Printed letters, August 18, 2010

Oil industry has never been properly monitored

Years ago, at a congressional hearing in Fort Bragg, a fishing town in northern California, I testified against gas drilling off that wild Pacific coast. The citizens hung bed sheets from their second-story windows painted, “NO DRILLING.”

They could have used the jobs, but they did not want their ocean livelihood tainted by oil spills. We won. There has been no drilling off the California northern coast ever since.

The U.S. Minerals Management Service has failed to appear at a third of gas and oil accident scenes, retrieved only 16 fines out of 400 Gulf incidents and never investigated every blowout, as their rules require according to a Houston Chronicle analysis.

The five major oil companies — BP, Chevron, ExxonMobil, ConocoPhillips and Shell — all use the same subcontractor, the Response Group, to write up their preparation plans for Gulf operations.

There are major errors and omissions that overstate a company’s preparedness to deal with uncontrollable leaks, according to the Associated Press. Three of the companies’ 2009 plans, including BP’s, list a consultant who died five years ago. Four list protection of walruses, sea lions, and seals, which do not live in the Gulf. Clearly these plans were written for the Arctic area.

In 1981, a federal moratorium was decreed on all new offshore drilling off the Atlantic and Pacific coasts and parts of Alaska. However, all around the world rigs leak, spill, have blow-outs, release toxins, pollute the water and air, kill workers, birds and fish and ruin people’s livelihoods.

A moratorium is needed — yes. But will the “too big to fail” oil industry learn from its glaring mistakes?

PEGGY RAWLINS Grand Junction

Closing auto dealerships was a definite mistake

A recent report by Troubled Asset Relief Program Special Inspector General Barofsky (appointed by the Obama administration) has been virtually ignored by the major media. That report dealt with the administration’s decision to force GM and Chrysler to close 2,000 dealerships.

Closing those 2,000 dealerships cost an estimated 100,000 people their jobs during this recession. The closures were made despite GM’s assertion that closing dealerships would not save the manufacturer one cent and could, in fact, cause the loss of customer loyalty and sales, especially in rural America, where buyers would have to drive to areas with more brands available.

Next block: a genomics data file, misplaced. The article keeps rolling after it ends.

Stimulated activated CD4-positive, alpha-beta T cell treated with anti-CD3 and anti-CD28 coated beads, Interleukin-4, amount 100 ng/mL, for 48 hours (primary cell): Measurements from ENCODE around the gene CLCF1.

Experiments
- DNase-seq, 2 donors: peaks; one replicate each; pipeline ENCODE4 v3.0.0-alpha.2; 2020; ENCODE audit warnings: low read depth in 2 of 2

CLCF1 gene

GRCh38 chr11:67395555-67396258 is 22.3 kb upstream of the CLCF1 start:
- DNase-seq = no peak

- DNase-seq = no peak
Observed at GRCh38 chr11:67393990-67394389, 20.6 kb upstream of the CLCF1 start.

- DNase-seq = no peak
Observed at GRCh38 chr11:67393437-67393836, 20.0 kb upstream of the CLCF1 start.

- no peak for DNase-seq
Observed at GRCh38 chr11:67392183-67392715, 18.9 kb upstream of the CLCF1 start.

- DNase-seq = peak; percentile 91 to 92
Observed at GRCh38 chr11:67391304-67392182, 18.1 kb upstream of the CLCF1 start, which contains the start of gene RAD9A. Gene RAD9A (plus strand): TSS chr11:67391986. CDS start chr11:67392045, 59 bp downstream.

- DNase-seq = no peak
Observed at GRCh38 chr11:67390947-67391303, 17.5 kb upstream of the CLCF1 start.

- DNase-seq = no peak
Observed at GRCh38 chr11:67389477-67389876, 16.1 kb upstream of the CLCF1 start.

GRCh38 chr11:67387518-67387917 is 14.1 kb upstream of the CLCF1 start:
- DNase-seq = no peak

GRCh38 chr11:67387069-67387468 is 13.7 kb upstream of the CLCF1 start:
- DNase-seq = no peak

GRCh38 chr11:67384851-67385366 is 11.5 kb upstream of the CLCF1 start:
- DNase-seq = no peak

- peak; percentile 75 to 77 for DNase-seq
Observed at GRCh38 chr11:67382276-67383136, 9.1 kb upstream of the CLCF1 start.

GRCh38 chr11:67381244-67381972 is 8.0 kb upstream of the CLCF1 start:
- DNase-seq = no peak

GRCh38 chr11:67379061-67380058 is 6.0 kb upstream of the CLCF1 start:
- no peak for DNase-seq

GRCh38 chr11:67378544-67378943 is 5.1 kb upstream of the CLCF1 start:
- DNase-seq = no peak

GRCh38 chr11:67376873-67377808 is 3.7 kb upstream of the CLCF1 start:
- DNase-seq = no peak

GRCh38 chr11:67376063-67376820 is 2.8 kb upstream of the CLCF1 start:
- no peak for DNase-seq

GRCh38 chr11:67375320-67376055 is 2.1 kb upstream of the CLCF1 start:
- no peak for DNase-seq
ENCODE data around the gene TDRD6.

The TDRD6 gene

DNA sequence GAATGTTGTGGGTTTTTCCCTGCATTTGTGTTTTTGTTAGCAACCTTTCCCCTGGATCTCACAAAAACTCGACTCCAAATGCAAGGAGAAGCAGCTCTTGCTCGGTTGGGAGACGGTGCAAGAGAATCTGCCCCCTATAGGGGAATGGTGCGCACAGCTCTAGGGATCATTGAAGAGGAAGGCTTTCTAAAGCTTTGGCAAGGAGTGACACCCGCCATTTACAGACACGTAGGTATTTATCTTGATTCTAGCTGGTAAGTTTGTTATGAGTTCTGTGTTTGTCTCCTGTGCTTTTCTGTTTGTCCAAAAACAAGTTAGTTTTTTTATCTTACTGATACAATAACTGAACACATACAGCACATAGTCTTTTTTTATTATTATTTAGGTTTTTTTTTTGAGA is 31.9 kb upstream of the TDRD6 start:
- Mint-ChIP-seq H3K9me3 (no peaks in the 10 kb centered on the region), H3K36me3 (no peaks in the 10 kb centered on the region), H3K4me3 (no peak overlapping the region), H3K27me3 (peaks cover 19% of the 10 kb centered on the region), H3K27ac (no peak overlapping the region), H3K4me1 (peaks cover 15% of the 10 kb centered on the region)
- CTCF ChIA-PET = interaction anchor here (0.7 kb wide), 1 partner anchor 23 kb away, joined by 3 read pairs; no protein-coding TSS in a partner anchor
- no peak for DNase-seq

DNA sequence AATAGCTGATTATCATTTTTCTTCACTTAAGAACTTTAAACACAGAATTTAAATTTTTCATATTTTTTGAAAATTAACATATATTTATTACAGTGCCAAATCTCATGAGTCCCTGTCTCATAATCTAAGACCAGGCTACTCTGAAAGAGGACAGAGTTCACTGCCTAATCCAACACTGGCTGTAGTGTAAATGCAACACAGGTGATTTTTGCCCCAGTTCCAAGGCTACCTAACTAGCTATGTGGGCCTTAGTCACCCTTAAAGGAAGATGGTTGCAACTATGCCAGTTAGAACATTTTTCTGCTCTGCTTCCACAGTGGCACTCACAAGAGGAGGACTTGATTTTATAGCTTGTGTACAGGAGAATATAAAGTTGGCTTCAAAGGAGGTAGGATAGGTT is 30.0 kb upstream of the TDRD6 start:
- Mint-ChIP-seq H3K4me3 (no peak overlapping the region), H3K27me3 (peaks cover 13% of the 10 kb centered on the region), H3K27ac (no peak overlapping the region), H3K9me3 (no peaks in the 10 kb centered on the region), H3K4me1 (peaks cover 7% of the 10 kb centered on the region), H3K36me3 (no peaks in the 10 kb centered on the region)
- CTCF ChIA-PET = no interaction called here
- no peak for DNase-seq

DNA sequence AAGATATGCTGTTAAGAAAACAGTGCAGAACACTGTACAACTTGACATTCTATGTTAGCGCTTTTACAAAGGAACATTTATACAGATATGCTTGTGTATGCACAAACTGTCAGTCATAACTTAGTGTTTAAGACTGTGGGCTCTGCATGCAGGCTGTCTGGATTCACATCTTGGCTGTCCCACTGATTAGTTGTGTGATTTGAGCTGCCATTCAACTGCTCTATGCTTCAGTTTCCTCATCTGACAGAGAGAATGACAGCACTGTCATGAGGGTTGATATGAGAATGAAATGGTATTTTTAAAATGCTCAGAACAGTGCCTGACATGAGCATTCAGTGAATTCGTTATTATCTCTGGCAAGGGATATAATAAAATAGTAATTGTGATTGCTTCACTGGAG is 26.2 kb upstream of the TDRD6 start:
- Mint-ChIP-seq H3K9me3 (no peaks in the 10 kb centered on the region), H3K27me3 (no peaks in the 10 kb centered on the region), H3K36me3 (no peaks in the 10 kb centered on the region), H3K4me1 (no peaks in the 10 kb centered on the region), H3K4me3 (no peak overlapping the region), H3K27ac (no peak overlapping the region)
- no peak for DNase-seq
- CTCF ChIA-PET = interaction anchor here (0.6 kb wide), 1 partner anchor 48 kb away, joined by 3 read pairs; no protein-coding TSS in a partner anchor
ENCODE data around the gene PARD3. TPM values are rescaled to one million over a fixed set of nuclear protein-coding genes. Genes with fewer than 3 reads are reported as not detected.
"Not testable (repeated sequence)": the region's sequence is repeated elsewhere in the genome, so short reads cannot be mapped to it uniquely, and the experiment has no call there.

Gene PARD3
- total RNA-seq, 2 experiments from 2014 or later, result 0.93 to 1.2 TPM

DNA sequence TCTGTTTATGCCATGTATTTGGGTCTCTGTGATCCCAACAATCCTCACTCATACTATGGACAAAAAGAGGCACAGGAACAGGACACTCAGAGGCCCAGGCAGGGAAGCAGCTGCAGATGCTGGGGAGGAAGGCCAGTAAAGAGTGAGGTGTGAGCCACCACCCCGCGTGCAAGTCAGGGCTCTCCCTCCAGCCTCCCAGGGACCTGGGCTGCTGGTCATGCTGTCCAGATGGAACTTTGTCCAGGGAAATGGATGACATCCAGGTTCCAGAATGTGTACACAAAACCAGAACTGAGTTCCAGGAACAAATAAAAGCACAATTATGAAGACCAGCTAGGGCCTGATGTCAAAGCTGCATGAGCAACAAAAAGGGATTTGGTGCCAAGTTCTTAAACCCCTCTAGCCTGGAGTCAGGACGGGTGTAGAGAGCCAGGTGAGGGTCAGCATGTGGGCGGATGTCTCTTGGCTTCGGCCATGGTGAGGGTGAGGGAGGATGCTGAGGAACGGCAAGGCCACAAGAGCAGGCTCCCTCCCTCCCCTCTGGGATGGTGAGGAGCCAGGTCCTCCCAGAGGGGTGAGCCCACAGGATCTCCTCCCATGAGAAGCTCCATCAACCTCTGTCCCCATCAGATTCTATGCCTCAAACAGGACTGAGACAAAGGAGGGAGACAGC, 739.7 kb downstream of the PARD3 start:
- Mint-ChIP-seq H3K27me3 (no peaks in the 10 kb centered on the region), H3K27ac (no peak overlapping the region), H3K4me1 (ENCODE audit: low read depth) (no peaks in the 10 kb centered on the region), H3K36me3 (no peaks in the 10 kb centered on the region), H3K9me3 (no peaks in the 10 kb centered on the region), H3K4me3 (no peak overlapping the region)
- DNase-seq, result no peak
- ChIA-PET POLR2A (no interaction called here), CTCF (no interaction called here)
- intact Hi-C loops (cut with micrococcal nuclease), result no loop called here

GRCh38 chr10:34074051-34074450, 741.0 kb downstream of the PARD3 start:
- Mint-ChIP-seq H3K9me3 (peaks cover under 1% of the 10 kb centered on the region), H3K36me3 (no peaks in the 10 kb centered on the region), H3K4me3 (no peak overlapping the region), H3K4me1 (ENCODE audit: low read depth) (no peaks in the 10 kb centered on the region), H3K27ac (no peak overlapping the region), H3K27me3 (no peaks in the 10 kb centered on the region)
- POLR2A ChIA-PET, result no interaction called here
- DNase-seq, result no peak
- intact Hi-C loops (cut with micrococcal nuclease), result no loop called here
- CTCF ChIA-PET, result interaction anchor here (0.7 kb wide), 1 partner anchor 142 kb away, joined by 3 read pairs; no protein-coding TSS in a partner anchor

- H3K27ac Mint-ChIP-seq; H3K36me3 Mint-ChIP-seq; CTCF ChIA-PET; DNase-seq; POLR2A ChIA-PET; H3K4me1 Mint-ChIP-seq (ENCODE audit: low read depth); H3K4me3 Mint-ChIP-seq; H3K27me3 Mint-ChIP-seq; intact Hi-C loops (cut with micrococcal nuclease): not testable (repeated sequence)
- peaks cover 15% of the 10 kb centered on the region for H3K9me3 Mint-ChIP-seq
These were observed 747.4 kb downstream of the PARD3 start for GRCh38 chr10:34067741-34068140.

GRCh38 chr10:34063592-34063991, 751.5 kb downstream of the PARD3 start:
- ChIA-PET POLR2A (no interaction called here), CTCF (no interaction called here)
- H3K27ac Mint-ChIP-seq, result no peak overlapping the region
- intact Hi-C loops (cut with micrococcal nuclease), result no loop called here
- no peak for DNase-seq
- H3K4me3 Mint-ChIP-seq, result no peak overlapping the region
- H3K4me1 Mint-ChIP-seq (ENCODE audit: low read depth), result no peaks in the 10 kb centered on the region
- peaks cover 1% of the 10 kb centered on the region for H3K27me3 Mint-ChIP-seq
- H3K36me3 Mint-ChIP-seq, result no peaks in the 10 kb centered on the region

The report also found that the decisions about which dealerships to retain were based on three factors: They were recent appointments, key wholesale parts dealers or minority or woman-owned dealerships. So many dealerships in rural areas, where those businesses supported small economies and local organizations, were closed simply because they were owned by white men.

The closings yanked the Dodge dealership from Hellman Motors in Delta. We bought our last pickup, a Dodge, there. I will not buy another Dodge because I now have to go to Grand Junction for Dodge service.

Our next vehicles will be Fords. Ford did not take bailout money and it offers local service. GM and Chrysler have lost my business because Obama, using racial and gender preferences, caused profitable dealerships to be closed.



Talley’s closing response has been overwhelming

Most of you know me as Dyan from Talley’s or Sarge. The response to our closing the doors was overwhelming.

I just wanted to thank Grand Junction for all the support and memories. I would also like to thank our wonderful staff for staying with us until the very end. That meant a lot to us.

It was a bittersweet time for all and we will miss you. Talley’s customers are the best!

DYAN KOEPNICK Grand Junction


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